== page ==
zip => bless(\$zip, "MongoDB::BSON::String")});

Additionally, there are two utility functions, force_int and force_double, that explicitly set Perl's internal type flags to Integer (IV) and Double (NV) respectively. These flags trigger MongoDB's recognition of the values as Int32/Int64 (depending on the size of the number) or Double:

    my $x = 1.0;
    $coll->insert({x => $x}); # Inserts an integer

    $coll->insert({x => $x}); # Inserts a double


All strings must be valid UTF-8 to be sent to the database. If a string is not valid, it will not be saved. If you need to save a non-UTF-8 string, you can save it as a binary blob (see the Binary Data section below).

All strings returned from the database have the UTF-8 flag set.

Unfortunately, due to Perl weirdness, UTF-8 is not very pretty. For example, suppose we have a UTF-8 string:

    my $str = 'Åland Islands';

Now, let's print it:

    print "$str\n";

You can see in the output:

    "\x{c5}land Islands"

Lovely, isn't it? This is how Perl prints UTF-8. To make it "pretty," there are a couple options:

    my $pretty_str = utf8::encode($str);

This, unintuitively, clears the UTF-8 flag.

You can also just run

    binmode STDOUT, ':utf8';

and then the string (and all future UTF-8 strings) will print "correctly."


Arrays must be saved as array references (\@foo, not @foo).

Embedded Documents

Embedded documents take the same form as top-level documents: either hash references or Tie::IxHashes.


The DateTime, Time::Moment or DateTime::Tiny package can be used to insert and query for dates. Dates stored in the database will be returned as instances of one of these classes, depending on the dt_type setting of the MongoDB::BSON codec object:

    $codec = MongoDB::BSON->new( dt_type => 'Time::Moment' );
    $client = MongoDB::MongoClient->new( bson_codec => $codec );

An example of storing and retrieving a date:

    use DateTime;

    my $now = DateTime->now;
    $collection->insert({'ts' => $now});

    my $obj = $collection->find_one;
    print "Today is ".$obj->{'ts'}->ymd."\n";

An example of querying for a range of dates:

    my $start = DateTime->from_epoch( epoch => 100000 );
    my $end = DateTime->from_epoch( epoch => 500000 );

    my $cursor = $collection->query({event => {'$gt' => $start, '$lt' => $end}});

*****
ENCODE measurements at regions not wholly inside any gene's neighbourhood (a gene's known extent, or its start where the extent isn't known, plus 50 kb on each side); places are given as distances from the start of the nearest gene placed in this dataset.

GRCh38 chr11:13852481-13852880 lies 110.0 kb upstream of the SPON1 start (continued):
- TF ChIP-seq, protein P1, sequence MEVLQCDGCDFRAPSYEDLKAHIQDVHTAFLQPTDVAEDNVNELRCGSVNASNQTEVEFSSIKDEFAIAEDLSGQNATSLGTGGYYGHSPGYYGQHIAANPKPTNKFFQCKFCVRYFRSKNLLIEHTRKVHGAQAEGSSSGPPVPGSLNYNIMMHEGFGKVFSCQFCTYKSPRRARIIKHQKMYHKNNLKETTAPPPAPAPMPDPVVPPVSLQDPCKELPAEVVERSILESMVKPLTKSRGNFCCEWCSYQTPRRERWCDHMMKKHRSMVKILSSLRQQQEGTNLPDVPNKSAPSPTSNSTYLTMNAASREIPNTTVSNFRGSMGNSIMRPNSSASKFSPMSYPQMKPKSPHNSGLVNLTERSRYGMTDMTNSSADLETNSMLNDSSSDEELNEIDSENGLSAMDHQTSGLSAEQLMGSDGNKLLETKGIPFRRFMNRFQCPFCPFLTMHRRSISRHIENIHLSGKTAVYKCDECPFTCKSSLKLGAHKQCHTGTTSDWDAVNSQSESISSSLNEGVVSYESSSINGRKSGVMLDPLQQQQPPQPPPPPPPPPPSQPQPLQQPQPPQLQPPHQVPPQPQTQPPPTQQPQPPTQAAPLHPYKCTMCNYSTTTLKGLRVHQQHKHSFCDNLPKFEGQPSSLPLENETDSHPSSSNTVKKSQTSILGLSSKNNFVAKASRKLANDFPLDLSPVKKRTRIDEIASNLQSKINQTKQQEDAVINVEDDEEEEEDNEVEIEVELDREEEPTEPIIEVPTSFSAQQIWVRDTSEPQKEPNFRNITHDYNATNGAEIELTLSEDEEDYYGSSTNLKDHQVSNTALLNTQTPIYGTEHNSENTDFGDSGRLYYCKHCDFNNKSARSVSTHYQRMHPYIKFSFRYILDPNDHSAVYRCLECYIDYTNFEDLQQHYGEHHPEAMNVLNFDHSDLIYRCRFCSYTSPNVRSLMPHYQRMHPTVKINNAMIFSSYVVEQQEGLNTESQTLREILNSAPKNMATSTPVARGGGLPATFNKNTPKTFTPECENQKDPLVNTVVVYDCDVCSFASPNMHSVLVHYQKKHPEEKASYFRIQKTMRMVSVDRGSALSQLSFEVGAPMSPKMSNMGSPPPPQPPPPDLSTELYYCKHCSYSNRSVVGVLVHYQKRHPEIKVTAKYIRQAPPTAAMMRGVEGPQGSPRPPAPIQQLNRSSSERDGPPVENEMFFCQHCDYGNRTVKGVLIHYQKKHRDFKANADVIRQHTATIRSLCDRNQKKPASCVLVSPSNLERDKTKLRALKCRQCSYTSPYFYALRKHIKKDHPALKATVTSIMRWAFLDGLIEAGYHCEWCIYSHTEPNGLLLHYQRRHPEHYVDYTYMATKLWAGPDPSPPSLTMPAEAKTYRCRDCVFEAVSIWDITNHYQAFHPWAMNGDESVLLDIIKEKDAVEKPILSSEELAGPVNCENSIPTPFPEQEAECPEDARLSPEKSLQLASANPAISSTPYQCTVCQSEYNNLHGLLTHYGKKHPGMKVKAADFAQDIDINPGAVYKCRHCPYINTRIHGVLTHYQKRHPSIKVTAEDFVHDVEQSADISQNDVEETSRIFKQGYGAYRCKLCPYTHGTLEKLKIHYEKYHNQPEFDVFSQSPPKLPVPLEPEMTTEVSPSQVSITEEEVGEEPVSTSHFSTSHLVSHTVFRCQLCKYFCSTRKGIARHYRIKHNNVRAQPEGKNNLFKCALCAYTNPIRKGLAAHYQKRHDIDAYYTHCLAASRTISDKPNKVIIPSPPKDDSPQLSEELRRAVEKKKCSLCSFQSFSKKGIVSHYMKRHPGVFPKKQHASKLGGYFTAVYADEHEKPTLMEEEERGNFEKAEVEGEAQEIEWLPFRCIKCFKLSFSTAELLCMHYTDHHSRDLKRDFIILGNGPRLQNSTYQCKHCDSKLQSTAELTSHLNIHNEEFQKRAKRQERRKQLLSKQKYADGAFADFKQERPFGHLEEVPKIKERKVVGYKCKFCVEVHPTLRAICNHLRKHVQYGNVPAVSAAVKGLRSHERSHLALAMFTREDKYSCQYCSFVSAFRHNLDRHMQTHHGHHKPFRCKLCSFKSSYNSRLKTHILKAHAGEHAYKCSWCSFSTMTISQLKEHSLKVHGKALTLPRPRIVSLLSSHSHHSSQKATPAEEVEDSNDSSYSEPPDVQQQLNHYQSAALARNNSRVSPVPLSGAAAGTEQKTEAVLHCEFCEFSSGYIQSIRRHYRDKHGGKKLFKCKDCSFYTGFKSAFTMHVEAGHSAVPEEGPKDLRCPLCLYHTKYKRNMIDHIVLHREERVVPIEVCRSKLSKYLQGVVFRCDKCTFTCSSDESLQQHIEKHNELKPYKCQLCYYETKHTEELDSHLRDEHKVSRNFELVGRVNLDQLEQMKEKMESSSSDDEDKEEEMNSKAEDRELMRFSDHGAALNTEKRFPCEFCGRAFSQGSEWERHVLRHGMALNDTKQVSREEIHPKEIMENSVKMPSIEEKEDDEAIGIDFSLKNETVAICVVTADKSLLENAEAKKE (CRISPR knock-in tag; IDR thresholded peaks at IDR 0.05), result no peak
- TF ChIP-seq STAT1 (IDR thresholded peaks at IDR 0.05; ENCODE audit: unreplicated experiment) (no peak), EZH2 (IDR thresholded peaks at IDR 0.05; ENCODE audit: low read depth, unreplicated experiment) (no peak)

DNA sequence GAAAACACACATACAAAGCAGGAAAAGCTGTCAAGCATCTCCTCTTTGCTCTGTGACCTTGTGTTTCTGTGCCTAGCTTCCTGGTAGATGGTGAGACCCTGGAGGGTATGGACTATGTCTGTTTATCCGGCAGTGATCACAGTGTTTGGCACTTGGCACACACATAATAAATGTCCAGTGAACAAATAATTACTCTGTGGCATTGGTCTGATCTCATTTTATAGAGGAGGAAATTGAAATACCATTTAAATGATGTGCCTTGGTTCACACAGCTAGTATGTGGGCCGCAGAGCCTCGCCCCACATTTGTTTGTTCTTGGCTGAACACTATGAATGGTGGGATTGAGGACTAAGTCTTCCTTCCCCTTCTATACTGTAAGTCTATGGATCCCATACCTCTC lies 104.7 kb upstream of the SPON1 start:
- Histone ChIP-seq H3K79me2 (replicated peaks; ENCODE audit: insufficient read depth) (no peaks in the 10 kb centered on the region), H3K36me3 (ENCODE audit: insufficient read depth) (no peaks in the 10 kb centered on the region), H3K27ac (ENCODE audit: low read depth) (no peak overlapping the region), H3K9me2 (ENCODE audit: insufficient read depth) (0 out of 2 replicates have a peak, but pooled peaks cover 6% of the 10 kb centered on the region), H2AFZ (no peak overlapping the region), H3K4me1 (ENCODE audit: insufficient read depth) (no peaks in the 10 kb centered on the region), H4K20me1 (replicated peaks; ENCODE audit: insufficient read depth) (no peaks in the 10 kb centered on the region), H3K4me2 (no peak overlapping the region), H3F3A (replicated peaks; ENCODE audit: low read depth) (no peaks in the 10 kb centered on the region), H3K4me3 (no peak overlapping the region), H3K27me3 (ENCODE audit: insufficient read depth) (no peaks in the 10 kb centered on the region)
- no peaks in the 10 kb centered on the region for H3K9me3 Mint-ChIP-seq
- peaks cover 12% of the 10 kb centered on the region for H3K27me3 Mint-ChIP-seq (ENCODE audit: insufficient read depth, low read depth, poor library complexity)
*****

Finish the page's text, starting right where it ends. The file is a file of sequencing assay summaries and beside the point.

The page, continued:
Warning: creating Perl DateTime objects is extremely slow. Consider saving dates as epoch seconds and converting the numbers to objects only when needed. A single DateTime field can make deserialization up to 10 times slower.

For example, you could use the time function to store seconds since the epoch:

    $collection->update($criteria, {'$set' => {"last modified" => time()}})

This will be MUCH faster to deserialize. Or, for more precision, consider using the "time" in Time::HiRes function to get epoch seconds as a floating-point value.

The Time::Moment module is substantially faster than DateTime and might be a convenient alternative to using integers or floating point numbers and manually inflating to an object before use. Consider comparing benchmarks using dt_type set to Time::Moment against those using numbers and inflating on demand.

Note that (at least, as of DateTime::Tiny version 1.04) there is no time-zone attribute for DateTime::Tiny objects. We therefore consider all such times to be in the UTC time zone. Likewise, DateTime::Tiny has no notion of milliseconds (yet?), so the milliseconds portion of the datetime will be set to zero.

Regular Expressions

Use qr/.../ to use a regular expression in a query, but be sure to limit your regular expression to syntax and features supported by PCRE, which are not actually fully compatible with Perl.

    my $cursor = $collection->query({"name" => qr/[Jj]oh?n/});

Regular expressions will match strings saved in the database.

NOTE: only the following flags are supported: "imxs".

You can also save and retrieve regular expressions themselves, but regular expressions will be retrieved as MongoDB::BSON::Regexp objects for safety (these will round-trip correctly).

From that object, you can attempt to compile a reference to a qr{} using the try_compile method. However, due to PCRE differences, this could fail to compile or could have different match behavior than intended.

    $collection->insert({"regex" => qr/foo/i});
    $obj = $collection->find_one;
    if ("FOO" =~ $obj->{regex}->try_compile) { # matches
        print "hooray\n";

SECURITY NOTE: A regular expression can evaluate arbitrary code. You are strongly advised never to use untrusted input as a regular expression.